13-053 Corps reminds summer visitors about possible wildlife encounters in nature areas

Published July 22, 2013

WALLA WALLA, Wash. – The Walla Walla District of the U.S. Army Corps of Engineers reminds visitors to Corps-managed natural areas to exercise caution if wild animals are encountered. The potential for conflict between humans and threatening wildlife exists since the District hosts 8 million visitors annually at its eight water resource projects in Oregon, Washington, and Idaho in the Snake-Columbia rivers basin.

Warmer months are rearing seasons for young wildlife. A seemingly harmless walk on a nature trail can suddenly change to a dangerous encounter with wildlife. Young wildlife may not yet have enough experience with humans to avoid interactions. Parents of newborn or juvenile wildlife may attack humans to protect their young.

Visitors recently reported seeing a bear eating blackberries along secluded trails within the District’s Rooks Park along Mill Creek located about 2 miles east of Walla Walla city limits.

“It (the bear) didn’t give me a second glance and kept on eating when I saw it on the trail in front of me this morning (Monday, July 22). It didn’t seem to be afraid of people,” said Jake Shaw, a Corps employee who frequently runs along trails through Mill Creek Dam and Bennington Lake lands. “It was obvious the bear wasn’t going to go away, so I turned around and found another trail to run.”

Mill Creek Dam staff reported the encounter to state fish and game authorities, and encourage visitors to remember that most of the lands surrounding developed recreation areas are managed for wildlife habitat purposes.

“A wide variety of wildlife species can be found roaming along trails and lands near Mill Creek and Bennington Lake. That’s part of what makes it such a special place to visit,” said Chris Alford, Corps park ranger at Mill Creek. “We usually hear of a few bear-sightings on our lands each year during blackberry season. It’s best to be on the lookout for them and quietly go in a different direction if you see one.”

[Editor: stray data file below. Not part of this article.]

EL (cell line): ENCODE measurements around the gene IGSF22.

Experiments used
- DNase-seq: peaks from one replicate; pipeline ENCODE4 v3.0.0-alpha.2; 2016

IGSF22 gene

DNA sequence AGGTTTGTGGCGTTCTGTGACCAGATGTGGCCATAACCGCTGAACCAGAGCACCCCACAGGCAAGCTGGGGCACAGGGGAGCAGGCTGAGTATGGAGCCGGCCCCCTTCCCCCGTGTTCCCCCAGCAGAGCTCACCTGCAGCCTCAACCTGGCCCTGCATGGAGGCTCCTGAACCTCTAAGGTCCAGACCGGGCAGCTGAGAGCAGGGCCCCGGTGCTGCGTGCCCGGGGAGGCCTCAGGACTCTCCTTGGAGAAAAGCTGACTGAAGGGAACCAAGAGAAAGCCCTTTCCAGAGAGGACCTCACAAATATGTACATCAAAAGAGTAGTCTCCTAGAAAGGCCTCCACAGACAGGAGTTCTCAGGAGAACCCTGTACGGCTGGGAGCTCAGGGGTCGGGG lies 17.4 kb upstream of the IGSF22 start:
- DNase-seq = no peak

Visitors should be aware of their surroundings and familiar with appropriate responses to wildlife that pose a threat. Different species of threatening wildlife may require different types of responses.

If you encounter threatening wildlife on Corps lands and need immediate assistance, contact local law enforcement, state fish and game agency or Corps of Engineers officials, but remember that cell phones generally do not work in remote areas. Once you are safe, report encounters to local law enforcement officials.

If you encounter seemingly abandoned young wildlife, do not touch or attempt to rescue them. Leaving young animals alone while the adults forage nearby is part of their learning experience that will help them survive on their own. Leave the area quickly, and do not disturb young wildlife, as their mother is almost always nearby. Contact the state fish and game agency or local law enforcement if the animal appears sick or seriously injured, or you were threatened.

 The Washington Department of Fish and Wildlife (WDFW) provides suggestions for black bear encounters at http://wdfw.wa.gov/living/bears.html. Information about encounters with other predator-species wildlife is available at WDFW’s website at http://wdfw.wa.gov/living/dangerous/

Public Affairs Office

Release no. 13-053